By Sweeny Murti
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Heading into the July 4th weekend, at the start of an 11-game road trip, the New York Yankees are under .500 (41-42).
Yes, it’s disappointing. But it’s somewhat understandable given the injuries and massive underperformance going on. But is it really possible that the Yankees are only 18-23 at home? This is the place where the Yankees are supposed to flex their muscle, and it hasn’t happened. Only 18 home wins before the All-Star break? Ridiculous.
So far, in 41 games in the Bronx, the Yankees have hit 45 home runs and given up 57. Compare that to just two years ago, when the Yanks out-homered their opponents 138-94 while going 51-30 at home.
If the Yankees can go just 6-5 on this road trip through Minnesota (four), Cleveland (four) and Baltimore (three) then they would hit the All-Star break at 47-47. Of their remaining 69 games, 41 of them are at home while only 28 are on the road. At minimum, what would it take? If the Yankees go 27-14 at home and 18-10 on the road they could finish with 92 wins, which could be enough to win the AL East, let alone secure a Wild Card spot.
As presently constructed, these guys aren’t nearly that capable. But if Brian McCann, Carlos Beltran and Alfonso Soriano start to hit the ball out of the park a little more frequently, upgrades are made via trade and CC Sabathia returns healthy — providing as little as a quality third starter would — then maybe there is a run in this team. But those are far too many “ifs” for a team that already loaded up its offense last winter and have very little to show for it.
The Yankees can’t waste any games at this point, but they certainly need to start reclaiming their home-field advantage when they return home after the All-Star break.
Some other thoughts as the Yankees hit the road:
*Jose Pirela and Rob Refsnyder have been tearing it up in the minors, and they might offer some help
to the big club, though it’s far from a given. Neither one has played a game at the big-league level
yet, and if you’re considering making a move with either Soriano, Kelly Johnson or Brian Roberts, then you have to be prepared to release those players and have no fallback if the
young kids fail.
For example, if you brought up Pirela and asked him to be Ichiro Suzuki’s platoon partner, you can’t just bench Soriano. You likely have to release him. And someone else would pick him up. If Pirela ended up starting out 4-for-30, then what? Meanwhile, Soriano would get picked up by another team and probably hit 15 home runs for somebody else. Are you prepared for that?
And the possibility of Pirela, Refsnyder or anybody else struggling out of the gate is very real. And the likelihood of slumping veterans eventually finding their way is just as real.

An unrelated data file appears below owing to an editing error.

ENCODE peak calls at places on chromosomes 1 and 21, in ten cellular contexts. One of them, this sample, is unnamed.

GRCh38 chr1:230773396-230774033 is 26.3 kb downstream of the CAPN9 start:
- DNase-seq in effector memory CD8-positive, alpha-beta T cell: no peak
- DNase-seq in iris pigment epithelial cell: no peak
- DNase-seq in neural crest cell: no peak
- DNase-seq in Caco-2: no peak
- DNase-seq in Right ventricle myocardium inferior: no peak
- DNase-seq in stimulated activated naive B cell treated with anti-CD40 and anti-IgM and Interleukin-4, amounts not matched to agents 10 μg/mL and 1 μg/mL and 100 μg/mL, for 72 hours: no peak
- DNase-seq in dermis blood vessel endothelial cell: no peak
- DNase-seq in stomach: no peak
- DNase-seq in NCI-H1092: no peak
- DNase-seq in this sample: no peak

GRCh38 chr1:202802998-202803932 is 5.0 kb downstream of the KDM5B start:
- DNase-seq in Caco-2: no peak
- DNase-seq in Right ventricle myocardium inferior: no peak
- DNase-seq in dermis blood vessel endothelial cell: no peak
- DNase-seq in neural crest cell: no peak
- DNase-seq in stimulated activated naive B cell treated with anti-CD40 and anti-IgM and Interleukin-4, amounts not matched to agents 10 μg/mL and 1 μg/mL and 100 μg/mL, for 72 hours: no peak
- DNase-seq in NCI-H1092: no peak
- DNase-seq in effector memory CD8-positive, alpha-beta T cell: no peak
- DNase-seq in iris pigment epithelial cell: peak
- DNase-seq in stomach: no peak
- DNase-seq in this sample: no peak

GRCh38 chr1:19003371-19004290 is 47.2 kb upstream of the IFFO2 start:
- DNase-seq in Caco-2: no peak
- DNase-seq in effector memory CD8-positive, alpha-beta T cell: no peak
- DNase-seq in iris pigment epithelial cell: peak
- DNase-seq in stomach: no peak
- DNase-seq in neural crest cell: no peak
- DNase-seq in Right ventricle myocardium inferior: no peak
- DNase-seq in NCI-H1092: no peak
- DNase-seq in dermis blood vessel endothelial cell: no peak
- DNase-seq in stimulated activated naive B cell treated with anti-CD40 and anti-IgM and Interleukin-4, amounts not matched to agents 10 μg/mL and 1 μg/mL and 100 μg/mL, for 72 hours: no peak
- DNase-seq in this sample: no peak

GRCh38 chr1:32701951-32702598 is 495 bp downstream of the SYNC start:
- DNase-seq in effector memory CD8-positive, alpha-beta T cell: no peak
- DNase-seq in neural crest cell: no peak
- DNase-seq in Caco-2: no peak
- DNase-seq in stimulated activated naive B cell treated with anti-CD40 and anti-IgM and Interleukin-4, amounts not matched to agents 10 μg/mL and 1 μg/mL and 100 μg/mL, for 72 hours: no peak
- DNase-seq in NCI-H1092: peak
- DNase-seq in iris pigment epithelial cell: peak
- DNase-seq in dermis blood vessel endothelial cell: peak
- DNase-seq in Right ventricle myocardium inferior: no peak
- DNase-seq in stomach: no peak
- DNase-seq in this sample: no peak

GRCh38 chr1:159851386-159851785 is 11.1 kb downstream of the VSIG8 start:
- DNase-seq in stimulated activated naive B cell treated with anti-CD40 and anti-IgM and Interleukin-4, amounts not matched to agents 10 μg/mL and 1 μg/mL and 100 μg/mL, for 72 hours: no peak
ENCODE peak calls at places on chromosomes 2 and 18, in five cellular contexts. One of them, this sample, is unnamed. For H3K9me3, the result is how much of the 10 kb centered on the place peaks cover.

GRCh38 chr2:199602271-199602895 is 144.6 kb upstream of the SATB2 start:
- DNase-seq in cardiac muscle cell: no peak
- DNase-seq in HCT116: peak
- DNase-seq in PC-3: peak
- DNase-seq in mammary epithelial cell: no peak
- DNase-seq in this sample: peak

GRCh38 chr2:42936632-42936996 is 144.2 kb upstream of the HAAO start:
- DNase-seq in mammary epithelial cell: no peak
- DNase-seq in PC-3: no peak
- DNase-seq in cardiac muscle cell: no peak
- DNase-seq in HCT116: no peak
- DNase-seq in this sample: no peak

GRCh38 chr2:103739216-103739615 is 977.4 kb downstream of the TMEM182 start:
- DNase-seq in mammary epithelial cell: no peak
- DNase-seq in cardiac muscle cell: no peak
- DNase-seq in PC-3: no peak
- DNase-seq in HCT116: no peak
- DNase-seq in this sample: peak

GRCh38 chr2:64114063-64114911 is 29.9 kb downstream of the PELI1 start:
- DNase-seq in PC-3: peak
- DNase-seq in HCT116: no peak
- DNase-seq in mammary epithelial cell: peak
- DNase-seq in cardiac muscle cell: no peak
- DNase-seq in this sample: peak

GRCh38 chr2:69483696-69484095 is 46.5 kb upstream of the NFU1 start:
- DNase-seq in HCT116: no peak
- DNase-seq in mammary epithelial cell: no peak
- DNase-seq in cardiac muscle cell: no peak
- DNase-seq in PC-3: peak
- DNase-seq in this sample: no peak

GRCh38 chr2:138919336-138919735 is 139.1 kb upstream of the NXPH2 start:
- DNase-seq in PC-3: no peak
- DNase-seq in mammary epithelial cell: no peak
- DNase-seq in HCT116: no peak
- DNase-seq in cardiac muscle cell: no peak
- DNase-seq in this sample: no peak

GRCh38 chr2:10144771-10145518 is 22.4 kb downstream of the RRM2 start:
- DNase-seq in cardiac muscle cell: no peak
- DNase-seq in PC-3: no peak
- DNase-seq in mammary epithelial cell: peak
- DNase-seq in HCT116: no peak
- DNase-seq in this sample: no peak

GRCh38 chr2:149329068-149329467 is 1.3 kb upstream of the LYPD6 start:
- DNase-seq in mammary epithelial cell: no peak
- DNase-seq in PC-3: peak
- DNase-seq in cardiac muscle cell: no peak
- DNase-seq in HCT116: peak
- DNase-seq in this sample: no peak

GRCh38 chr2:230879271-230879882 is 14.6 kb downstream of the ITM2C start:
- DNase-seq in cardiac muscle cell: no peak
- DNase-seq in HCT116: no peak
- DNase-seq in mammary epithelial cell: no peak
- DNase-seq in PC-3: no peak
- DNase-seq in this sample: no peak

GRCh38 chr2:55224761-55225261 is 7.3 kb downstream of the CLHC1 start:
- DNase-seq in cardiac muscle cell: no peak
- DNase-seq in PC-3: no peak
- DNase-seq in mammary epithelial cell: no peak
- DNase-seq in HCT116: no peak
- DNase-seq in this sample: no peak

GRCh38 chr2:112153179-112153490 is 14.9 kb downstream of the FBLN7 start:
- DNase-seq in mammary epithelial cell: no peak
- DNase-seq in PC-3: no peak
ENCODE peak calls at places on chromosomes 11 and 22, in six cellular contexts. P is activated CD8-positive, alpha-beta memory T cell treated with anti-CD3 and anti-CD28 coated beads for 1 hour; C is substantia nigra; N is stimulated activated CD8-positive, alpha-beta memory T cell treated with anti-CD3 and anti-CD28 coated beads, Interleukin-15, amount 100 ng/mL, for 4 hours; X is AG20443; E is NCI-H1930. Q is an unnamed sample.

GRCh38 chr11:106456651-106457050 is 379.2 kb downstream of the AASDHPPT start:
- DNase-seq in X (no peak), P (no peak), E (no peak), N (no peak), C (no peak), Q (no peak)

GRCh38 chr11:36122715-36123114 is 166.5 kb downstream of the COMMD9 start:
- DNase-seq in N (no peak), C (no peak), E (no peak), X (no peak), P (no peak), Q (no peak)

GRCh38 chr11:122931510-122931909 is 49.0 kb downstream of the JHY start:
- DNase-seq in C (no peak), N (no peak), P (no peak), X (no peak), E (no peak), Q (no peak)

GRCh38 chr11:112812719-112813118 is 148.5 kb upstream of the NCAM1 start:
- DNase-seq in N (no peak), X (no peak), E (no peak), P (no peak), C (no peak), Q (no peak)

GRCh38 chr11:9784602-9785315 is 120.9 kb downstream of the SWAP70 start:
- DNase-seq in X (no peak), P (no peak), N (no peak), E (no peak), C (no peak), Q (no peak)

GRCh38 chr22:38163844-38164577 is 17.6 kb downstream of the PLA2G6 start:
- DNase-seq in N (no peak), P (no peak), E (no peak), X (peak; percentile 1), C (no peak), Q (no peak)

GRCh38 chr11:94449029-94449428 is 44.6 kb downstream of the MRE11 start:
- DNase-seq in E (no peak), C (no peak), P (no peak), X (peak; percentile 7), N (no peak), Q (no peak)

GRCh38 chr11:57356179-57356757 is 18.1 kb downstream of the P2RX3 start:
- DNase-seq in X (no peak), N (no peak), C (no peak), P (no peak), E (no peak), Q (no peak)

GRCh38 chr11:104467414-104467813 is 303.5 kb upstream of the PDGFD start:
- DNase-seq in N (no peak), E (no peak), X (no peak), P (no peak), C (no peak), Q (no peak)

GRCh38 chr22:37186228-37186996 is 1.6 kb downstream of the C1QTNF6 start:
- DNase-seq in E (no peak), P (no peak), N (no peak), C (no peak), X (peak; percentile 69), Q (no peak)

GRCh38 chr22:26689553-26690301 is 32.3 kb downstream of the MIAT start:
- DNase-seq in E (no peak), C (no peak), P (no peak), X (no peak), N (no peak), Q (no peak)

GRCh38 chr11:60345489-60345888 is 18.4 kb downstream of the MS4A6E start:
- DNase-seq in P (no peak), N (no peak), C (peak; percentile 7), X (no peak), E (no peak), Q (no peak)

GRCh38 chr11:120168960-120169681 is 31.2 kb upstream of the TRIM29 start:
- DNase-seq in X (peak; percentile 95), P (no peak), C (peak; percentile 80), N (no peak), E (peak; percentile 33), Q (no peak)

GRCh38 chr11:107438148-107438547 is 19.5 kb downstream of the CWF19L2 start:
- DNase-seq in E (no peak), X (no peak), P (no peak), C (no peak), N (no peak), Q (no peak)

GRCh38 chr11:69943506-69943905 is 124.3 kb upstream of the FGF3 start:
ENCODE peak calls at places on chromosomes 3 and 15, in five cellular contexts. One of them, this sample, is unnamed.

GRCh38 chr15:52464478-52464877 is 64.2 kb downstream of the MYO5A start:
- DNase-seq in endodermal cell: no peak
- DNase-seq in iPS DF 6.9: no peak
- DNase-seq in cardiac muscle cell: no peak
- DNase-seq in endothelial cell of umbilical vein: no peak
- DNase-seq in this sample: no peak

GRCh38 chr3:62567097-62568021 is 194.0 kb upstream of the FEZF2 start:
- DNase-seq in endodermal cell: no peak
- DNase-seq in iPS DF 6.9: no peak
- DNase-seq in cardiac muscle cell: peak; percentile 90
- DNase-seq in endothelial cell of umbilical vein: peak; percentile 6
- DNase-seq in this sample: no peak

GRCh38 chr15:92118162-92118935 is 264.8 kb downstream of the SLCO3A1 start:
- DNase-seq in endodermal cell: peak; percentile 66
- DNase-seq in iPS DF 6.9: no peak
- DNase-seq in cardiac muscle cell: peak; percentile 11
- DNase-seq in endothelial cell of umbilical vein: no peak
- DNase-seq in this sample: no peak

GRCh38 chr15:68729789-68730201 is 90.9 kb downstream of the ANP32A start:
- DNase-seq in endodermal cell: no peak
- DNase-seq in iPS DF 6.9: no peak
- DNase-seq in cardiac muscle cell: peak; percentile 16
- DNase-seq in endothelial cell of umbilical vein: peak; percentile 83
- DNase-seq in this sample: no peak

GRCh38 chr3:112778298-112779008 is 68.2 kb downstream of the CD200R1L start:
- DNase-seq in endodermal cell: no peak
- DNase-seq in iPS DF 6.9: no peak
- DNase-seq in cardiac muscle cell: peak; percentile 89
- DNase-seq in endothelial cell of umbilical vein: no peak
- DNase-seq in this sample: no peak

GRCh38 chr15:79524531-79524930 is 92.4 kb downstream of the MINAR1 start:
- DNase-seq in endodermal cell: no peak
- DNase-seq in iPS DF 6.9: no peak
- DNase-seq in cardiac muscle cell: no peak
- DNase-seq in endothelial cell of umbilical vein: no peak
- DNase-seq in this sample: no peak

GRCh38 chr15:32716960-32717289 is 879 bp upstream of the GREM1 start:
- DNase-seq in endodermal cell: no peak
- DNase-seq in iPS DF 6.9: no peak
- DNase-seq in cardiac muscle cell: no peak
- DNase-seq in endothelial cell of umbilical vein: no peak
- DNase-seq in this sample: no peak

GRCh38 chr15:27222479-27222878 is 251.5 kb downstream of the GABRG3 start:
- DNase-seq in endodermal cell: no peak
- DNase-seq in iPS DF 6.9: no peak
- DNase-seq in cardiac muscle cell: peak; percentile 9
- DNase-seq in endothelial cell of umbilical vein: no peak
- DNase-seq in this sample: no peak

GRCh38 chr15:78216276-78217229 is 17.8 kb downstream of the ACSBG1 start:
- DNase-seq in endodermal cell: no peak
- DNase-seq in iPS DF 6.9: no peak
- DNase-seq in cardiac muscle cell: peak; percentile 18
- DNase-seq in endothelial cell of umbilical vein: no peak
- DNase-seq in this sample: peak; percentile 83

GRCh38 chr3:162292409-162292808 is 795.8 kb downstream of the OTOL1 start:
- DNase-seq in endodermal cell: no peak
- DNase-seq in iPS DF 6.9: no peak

A scout for another big-league team told me this week, “Veteran guys don’t panic. You bring up a kid who will have some pressure on him to perform. (If) he starts out slowly, then he starts to press and makes it worse. Veterans can manage the ups and downs better.”
There is definitely something to be said for the energy that a younger player can bring if he’s productive. And the gamble is worth it if you’re a team without playoff aspirations. But if you do believe the playoffs are still in reach — and yes, they are still in reach for these underperforming Yankees — it’s hard to pin all your hopes on those guys and have nowhere else to turn.
*I’m not sure if I would consider Carlos Beltran or McCann more disappointing through the first half of the season. There are different factors for both. Beltran was a guy who I really felt in spring training was ready for a big year, and was primed to be a leader on this team. He’s been held back a little physically, while McCann has simply underachieved. He has handled the catching component very well, but as a lefty power hitter he’s being counted on for a whole lot more than he’s produced to this point.
*So let me see if I have all this straight in regards to the latest A-Rod story.
A-Rod reportedly received a medical exemption from MLB to use PEDs in 2007. He hit 54 home runs and won the AL MVP. He then opted out of the richest contract in pro sports, came back for even more money and was then outed twice in four years as a PED user, suspended for it the second time. He then appealed and sued MLB to regain lost millions, which he only got in the first place because he reportedly got an exemption to use PEDs previously?
This is another of those instances where neither side looks good. Maybe MLB felt wronged after the 2007 exemption led A-Rod on a continuing path of PED use, and it doesn’t come off looking so good here, either. But why is the story never over with A-Rod? He wants to put this behind him, but it makes him look bad every time another secret comes out.
A-Rod, at this point,intends to play for the Yankees in 2015. And what a circus that will be.
But they could probably use his bat, no?
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